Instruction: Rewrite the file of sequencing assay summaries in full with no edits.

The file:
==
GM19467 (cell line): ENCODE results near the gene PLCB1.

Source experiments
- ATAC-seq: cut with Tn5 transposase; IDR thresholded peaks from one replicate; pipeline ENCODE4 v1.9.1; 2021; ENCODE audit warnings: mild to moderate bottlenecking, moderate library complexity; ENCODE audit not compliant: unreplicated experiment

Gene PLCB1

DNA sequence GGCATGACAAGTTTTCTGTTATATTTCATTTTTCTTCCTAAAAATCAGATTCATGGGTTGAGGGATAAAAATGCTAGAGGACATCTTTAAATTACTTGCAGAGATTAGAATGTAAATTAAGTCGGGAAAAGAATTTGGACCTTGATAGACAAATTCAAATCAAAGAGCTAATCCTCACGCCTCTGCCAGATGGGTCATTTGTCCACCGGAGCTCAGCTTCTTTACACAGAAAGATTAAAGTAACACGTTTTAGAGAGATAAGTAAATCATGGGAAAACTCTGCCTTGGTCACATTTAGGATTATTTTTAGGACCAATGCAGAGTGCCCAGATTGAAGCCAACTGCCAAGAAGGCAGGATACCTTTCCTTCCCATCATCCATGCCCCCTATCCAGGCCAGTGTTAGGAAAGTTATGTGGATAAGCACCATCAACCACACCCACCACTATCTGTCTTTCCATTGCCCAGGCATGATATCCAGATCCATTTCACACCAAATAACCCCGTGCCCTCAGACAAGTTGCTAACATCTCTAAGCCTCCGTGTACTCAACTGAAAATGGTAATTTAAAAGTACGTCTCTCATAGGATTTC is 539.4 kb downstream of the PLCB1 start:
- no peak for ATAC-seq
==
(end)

GM19467 (cell line): ENCODE results near the gene PLCB1.

Source experiments
- ATAC-seq: cut with Tn5 transposase; IDR thresholded peaks from one replicate; pipeline ENCODE4 v1.9.1; 2021; ENCODE audit warnings: mild to moderate bottlenecking, moderate library complexity; ENCODE audit not compliant: unreplicated experiment

Gene PLCB1

DNA sequence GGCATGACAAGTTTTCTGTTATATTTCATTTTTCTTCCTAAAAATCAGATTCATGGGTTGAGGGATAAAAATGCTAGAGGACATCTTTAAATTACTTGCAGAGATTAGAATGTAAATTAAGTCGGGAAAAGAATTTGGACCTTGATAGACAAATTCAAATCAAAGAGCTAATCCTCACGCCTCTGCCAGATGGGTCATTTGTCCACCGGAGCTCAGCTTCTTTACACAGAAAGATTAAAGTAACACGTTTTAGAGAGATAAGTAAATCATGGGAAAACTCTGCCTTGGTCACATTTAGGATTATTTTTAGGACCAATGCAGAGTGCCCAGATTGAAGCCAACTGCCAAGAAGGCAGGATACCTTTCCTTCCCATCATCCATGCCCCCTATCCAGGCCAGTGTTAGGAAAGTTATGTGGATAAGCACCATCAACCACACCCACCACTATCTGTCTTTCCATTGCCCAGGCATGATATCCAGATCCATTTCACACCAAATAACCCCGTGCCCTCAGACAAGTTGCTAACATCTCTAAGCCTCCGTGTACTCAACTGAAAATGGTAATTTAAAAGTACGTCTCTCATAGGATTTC is 539.4 kb downstream of the PLCB1 start:
- no peak for ATAC-seq